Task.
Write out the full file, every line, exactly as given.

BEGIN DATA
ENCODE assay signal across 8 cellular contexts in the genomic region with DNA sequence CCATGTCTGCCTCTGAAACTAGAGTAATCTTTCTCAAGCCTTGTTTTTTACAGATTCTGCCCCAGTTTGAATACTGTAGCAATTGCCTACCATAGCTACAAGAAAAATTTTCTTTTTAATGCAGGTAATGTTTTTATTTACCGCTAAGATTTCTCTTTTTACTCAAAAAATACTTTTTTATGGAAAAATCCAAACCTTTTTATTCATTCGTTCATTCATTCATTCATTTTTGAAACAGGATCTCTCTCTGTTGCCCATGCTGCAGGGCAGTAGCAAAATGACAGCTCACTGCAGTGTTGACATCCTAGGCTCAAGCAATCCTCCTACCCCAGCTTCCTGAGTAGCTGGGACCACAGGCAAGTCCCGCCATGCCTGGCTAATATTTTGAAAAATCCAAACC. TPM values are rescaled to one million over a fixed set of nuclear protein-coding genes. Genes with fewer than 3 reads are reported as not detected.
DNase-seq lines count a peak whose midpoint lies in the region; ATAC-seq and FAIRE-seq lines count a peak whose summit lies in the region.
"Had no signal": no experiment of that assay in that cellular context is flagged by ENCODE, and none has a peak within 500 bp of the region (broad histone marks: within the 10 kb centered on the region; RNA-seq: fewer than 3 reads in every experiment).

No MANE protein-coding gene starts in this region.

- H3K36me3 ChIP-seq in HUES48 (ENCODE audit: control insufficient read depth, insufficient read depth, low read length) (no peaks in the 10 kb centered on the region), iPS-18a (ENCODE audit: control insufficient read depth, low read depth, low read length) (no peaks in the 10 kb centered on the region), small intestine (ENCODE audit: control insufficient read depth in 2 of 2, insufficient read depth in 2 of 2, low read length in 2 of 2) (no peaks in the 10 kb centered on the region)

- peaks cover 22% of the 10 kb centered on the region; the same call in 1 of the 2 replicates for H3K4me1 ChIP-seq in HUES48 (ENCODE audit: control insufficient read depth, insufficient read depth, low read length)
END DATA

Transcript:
ENCODE assay signal across 8 cellular contexts in the genomic region with DNA sequence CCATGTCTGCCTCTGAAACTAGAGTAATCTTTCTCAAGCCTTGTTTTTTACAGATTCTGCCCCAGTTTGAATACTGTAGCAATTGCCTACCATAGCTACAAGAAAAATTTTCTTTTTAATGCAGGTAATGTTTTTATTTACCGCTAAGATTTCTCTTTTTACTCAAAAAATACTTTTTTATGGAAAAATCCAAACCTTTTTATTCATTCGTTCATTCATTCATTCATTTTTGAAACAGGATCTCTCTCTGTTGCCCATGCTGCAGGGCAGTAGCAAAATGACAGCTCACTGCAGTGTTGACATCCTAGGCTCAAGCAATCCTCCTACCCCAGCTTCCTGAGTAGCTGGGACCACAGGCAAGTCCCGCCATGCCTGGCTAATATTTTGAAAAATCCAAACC. TPM values are rescaled to one million over a fixed set of nuclear protein-coding genes. Genes with fewer than 3 reads are reported as not detected.
DNase-seq lines count a peak whose midpoint lies in the region; ATAC-seq and FAIRE-seq lines count a peak whose summit lies in the region.
"Had no signal": no experiment of that assay in that cellular context is flagged by ENCODE, and none has a peak within 500 bp of the region (broad histone marks: within the 10 kb centered on the region; RNA-seq: fewer than 3 reads in every experiment).

No MANE protein-coding gene starts in this region.

- H3K36me3 ChIP-seq in HUES48 (ENCODE audit: control insufficient read depth, insufficient read depth, low read length) (no peaks in the 10 kb centered on the region), iPS-18a (ENCODE audit: control insufficient read depth, low read depth, low read length) (no peaks in the 10 kb centered on the region), small intestine (ENCODE audit: control insufficient read depth in 2 of 2, insufficient read depth in 2 of 2, low read length in 2 of 2) (no peaks in the 10 kb centered on the region)

- peaks cover 22% of the 10 kb centered on the region; the same call in 1 of the 2 replicates for H3K4me1 ChIP-seq in HUES48 (ENCODE audit: control insufficient read depth, insufficient read depth, low read length)